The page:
playing at the Ordway Center through Sunday only. I first experienced this unique gem of a musical through the filmed version of the Lincoln Center production, which played in movie theaters a few years ago. I've been listening to the cast recording ever since (Christian Borle, Andrew Rannells, and more), but nothing compares to seeing it live. It's absolutely stunning and this touring cast is perfection. It's a true love story in every sense of the word, including the messy, unpredictable, and sad parts. I was enraptured for the entirety of the nearly three-hour runtime (and you know I usually can't bear shows that long!), and left in tears with my heart overflowing. If you're a fan of music-theater, you don't want to miss this show. Keep reading and I'll tell you why.
Wednesday, February 20, 2019
Tuesday, February 19, 2019
Guthrie in 2016, has made its way to Lyric Arts' Main Street Stage. As I wrote in 2016, playwright and actor Kate Hamill has adapted the beloved novel "with theatricality, wit, and purpose" (she also adapted Little Women, which premiered at the Jungle last fall, and Pride and Prejudice, just announced as part of Park Square Theatre's 2019-2020 season). Now is a great time for these women's stories written by women to be adapted for today's audience by a young female playwright; audiences are hungry for it. Lyric's production is a delightful and charming version of this sisterhood story.
Friday, February 15, 2019
The Ballad of Emmett Till, Penumbra Theatre returns to the 1955 horrific murder that became a catalyst in the Civil Rights movement with the second installment in playwright Ifa Bayeza's trilogy - Benevolence. While Ballad was about Emmett himself - his life, family, and community as well as his tragic death, Benevolence explores the lives of two couples involved in his story. The first act focuses on the white woman who accused Emmett of assaulting her, and her husband, one of his murderers who was acquitted and then later confessed. The second act focuses on a black couple whose lives were touched by violence in the wake of the trial. The playbill notes, "like the land in its time, the play is segregated." It almost feels like watching two different plays, or two one acts around the same theme. Both are, like the first part of the trilogy, devastating and engrossing, and shed more light on this important historical event and the people involved. This world premiere play continues at Penumbra through March 10.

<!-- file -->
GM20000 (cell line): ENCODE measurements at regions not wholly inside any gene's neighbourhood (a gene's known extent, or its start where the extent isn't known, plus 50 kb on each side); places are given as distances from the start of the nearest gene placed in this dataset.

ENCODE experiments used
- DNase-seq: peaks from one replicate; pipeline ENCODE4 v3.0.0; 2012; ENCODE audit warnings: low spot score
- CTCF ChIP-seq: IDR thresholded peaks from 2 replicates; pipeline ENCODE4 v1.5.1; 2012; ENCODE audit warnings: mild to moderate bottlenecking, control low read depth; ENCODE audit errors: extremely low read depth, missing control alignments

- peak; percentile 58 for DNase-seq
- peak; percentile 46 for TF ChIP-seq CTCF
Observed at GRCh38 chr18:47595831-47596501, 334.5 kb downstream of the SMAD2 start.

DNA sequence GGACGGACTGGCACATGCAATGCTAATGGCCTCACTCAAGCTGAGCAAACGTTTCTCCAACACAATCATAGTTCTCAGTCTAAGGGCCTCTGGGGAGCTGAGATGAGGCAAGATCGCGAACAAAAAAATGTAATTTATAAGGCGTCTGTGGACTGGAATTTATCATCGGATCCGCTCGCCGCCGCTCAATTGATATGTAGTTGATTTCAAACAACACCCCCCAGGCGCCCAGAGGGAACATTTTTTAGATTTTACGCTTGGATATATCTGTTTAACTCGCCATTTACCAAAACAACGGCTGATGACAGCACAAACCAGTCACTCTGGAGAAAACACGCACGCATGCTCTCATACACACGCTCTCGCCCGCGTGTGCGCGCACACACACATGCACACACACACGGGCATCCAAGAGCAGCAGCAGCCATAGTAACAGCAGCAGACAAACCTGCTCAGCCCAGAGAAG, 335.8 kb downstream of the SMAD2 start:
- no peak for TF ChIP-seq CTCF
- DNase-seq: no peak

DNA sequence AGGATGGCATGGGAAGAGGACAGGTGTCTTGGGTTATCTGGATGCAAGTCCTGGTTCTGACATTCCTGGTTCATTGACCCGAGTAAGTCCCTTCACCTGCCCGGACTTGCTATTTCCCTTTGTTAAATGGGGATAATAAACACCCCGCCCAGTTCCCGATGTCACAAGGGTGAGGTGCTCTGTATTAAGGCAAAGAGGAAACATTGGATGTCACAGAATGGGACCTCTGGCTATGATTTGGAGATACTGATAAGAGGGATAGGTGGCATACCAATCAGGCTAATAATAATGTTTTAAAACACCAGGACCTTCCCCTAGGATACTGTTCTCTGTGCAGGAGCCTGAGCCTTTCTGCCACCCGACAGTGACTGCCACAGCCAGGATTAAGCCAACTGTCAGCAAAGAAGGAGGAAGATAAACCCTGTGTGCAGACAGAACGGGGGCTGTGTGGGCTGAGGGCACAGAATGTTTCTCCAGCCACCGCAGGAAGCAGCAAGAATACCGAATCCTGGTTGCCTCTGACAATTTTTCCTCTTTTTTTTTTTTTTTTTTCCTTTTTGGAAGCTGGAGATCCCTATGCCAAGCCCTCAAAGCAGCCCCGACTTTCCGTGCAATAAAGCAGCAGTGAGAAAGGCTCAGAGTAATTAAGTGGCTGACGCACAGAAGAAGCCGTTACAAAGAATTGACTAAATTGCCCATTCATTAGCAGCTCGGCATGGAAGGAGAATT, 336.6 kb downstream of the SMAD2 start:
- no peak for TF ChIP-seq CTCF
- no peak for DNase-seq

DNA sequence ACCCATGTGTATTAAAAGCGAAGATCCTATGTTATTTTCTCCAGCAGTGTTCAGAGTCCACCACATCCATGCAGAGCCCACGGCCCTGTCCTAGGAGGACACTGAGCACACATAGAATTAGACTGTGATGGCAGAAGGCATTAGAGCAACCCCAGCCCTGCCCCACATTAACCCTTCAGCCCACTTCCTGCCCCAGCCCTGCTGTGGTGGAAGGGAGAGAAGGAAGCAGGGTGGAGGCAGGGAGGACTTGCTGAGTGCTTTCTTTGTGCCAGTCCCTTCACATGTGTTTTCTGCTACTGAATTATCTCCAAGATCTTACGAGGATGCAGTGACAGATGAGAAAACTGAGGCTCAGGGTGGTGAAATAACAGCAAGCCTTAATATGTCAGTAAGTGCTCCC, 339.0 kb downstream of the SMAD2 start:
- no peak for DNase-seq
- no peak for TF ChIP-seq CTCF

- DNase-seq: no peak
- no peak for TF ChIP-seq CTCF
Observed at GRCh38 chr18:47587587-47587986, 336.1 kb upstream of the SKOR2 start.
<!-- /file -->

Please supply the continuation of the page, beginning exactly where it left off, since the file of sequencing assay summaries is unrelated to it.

Tuesday, February 12, 2019
'Til Death. The funny yet poignant examination of marriage has become an annual event, with creators Vanessa and Jeremiah Gamble playing a separated couple on their 15th anniversary, and a #TCTheater married couple playing the honeymooners they encounter at a secluded cabin in the mountains. This is my second time seeing the show in the charming renovated church known as Art House North in St. Paul's 7th Street neighborhood. It's very funny (a little more over the top than I remember), and relatable even if you're not among the good and crazy married people. And even though it would play nicely as an intermissionless 90-minute musical, the delicious cupcakes and coffee served at intermission (included in the price of admission) in the cute church basement lobby, accompanied by live music, makes for a festive evening.
Monday, February 11, 2019
new musical about a female spy and a play about some radical nuns. But first: Stewardess! This new play by Kira Obolensky tells the true story of a real American hero, Mary Pat Laffey, who tirelessly worked for the union to improve the working conditions and treatment of then-called stewardesses, and even sued her employer, Northwest Airlines, eventually winning $59 million dollars in back pay for over 3000 flight attendants. Unfortunately we're not yet at the point of equal pay for women and men, but thanks to Mary Pat we're a lot closer. This fun, playful, inspiring play tells her story, as well as that of other feminists of the era, at just the right time. There's a growing awareness of the importance of women's stories and women's voices, and the Herstory Theatre is celebrating that.
Sunday, February 10, 2019
Girl Friday Productions large cast classic American play (they do one show every other year). I first saw them do Street Scene* at the old Minneapolis Theatre Garage in 2011 and was thoroughly impressed, and depressed that I'd have to wait another two years to see them. But two years goes by faster and faster, and now eight years later I've seen my fifth Girl Friday show, their 3rd in collaboration with Park Square Theatre. They've moved upstairs to the proscenium theater, the largest space in which I've seen them. They fill that space with a cast of 15 playing a list of characters that fills an entire page in the program, and Thornton Wilder's bizarre and profound history of humanity, the Pulitzer Prize winning The Skin of Our Teeth. The three-act two-intermission play pushes three hours, and my ability to stay awake and alert sitting in an uncomfortable theater seat, but it's worth it. There was not a little attrition at the second intermission, but trust me, you want to stay for the third act. So take a nap before the show, get a cup of coffee, carry chocolate in your purse, because the third act is where it all comes together. Thornton Wilder is not telling a story of one crazy family, he's telling a story of the whole crazy beautiful history of humanity. And there's no one better to bring it to crazy weird profound life than Girl Friday.
Saturday, February 9, 2019